email service has an anti-spam filter. Sometimes, they do slip through the
Laws That Govern Email Subscriptions
If you’ve agreed to receive an email newsletter but have now
changed your mind, it’s easy to get the company to stop sending you email
messages. In many countries there are legal requirements that organizations who
send out mass email messages must follow.
Here are four laws that apply to email subscriptions:
Act (United States). This act applies to commercial messages. It covers
several aspects of commercial email messages, including the header information
and subject lines. Most importantly, it requires the email sender to explain
how to opt out of receiving messages. And, it requires that the sender honor
any opt-out requests within ten business days.
(Canada). The act prohibits the sending of unauthorized commercial electronic
messages through any type of telecommunication including SMS, VoIP, and several
other means. Every email you send messages to must be opted in.
Kingdom). This act covers marketing by phone, email, text, or fax as well as
website cookies. It requires that individuals must have a clear chance to opt
out of receiving emails.
Spam Act 2003 (Australia). This act bans commercial electronic messages
sent without consent that originate in or are commissioned in Australia. It
also covers messages accessed in Australia. It requires commercial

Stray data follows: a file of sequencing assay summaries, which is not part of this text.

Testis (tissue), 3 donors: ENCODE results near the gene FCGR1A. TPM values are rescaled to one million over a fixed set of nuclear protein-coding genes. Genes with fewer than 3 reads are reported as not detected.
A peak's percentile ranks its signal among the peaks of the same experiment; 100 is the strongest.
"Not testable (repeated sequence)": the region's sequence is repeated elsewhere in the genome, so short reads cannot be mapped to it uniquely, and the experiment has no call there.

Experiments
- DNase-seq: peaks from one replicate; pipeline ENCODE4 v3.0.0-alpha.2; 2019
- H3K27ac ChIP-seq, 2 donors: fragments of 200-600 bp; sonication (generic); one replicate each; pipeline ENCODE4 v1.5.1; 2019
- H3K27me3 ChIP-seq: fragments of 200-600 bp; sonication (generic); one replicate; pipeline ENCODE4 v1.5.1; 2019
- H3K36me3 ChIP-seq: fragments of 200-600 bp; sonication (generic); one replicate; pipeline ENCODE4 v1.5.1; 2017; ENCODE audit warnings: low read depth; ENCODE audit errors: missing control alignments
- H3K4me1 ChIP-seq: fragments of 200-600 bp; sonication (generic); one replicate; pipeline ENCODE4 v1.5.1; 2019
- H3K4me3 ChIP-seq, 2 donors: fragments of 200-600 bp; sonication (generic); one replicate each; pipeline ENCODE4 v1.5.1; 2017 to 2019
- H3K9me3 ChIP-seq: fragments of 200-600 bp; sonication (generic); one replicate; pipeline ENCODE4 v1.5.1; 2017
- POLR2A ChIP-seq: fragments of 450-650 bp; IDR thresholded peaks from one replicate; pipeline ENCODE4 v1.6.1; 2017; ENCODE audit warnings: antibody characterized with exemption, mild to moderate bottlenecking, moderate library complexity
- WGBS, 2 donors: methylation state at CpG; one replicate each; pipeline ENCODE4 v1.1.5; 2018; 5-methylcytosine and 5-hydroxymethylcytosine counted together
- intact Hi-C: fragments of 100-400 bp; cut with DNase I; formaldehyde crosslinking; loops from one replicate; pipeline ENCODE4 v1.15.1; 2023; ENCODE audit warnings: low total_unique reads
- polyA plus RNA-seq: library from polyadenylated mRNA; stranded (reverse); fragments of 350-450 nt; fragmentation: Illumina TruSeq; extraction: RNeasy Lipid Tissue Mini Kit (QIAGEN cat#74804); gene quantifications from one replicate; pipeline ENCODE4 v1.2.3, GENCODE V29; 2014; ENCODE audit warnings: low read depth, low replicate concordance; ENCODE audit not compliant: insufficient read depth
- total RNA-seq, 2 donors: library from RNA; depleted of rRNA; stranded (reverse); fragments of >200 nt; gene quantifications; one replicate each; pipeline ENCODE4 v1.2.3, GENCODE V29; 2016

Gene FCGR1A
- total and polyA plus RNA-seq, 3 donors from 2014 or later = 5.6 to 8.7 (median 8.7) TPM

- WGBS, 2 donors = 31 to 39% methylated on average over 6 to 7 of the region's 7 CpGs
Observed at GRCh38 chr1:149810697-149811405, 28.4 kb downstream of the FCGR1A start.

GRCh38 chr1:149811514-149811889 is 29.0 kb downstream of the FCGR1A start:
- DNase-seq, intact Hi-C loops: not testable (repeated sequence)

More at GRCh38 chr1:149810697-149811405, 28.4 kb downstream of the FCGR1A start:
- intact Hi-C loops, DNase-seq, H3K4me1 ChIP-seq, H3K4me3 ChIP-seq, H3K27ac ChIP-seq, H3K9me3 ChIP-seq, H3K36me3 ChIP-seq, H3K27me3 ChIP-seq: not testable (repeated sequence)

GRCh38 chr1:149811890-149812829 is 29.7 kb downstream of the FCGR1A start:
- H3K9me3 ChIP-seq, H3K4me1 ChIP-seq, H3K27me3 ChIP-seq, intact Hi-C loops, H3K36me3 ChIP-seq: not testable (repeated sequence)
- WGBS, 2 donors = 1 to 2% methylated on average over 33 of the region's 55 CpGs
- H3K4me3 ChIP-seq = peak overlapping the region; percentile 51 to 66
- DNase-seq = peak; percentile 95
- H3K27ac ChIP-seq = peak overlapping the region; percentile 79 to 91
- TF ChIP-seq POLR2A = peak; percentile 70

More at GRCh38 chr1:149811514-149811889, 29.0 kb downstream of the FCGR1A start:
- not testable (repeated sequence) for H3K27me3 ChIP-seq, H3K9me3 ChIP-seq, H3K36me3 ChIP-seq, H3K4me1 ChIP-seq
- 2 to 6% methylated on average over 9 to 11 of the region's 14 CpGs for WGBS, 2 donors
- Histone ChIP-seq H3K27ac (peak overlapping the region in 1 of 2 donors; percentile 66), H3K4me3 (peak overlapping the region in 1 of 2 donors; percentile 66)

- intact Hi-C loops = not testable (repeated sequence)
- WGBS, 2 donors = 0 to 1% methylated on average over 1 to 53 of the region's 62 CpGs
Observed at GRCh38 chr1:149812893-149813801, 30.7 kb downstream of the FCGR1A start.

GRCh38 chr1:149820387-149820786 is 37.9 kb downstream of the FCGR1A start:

messages to provide a way to unsubscribe. Unsubscribe requests must be honored
within five working days.
Note: I’m not an
attorney. The information in this article doesn’t represent legal advice and
could change at any time. If you’ve got specific questions about your business,
please consult with your own attorney.
If you notice, one common factor in most anti-spam laws is
permission. The sender must have your permission to email commercial messages
to you. The other common factor is the ability to unsubscribe, or opt out, of
How to Get Companies to Stop Emailing You – Right Away
Since so many countries require that commercial emails
include an unsubscribe option, getting a company to stop sending you emails
should be relatively easy. All you need to do is find the Unsubscribe option in the email and use it.
Using the Unsubscribe Link
Usually, the Unsubscribe
link can be found at the bottom of an email. For example, here’s the Unsubscribe link at the bottom of an
email in Microsoft Outlook:
In Gmail, the Unsubscribe
link often appears at the top of the email—next to the sender’s email address.
Here’s an example from Gmail:
Using a Tool to Manage Your Subscriptions
You can also use a third-party tool to manage your email
subscriptions. One example of a subscription management tool is Unroll.me. This tool allows you to unsubscribe
from unwanted emails quickly. At the same time, it lets you consolidates email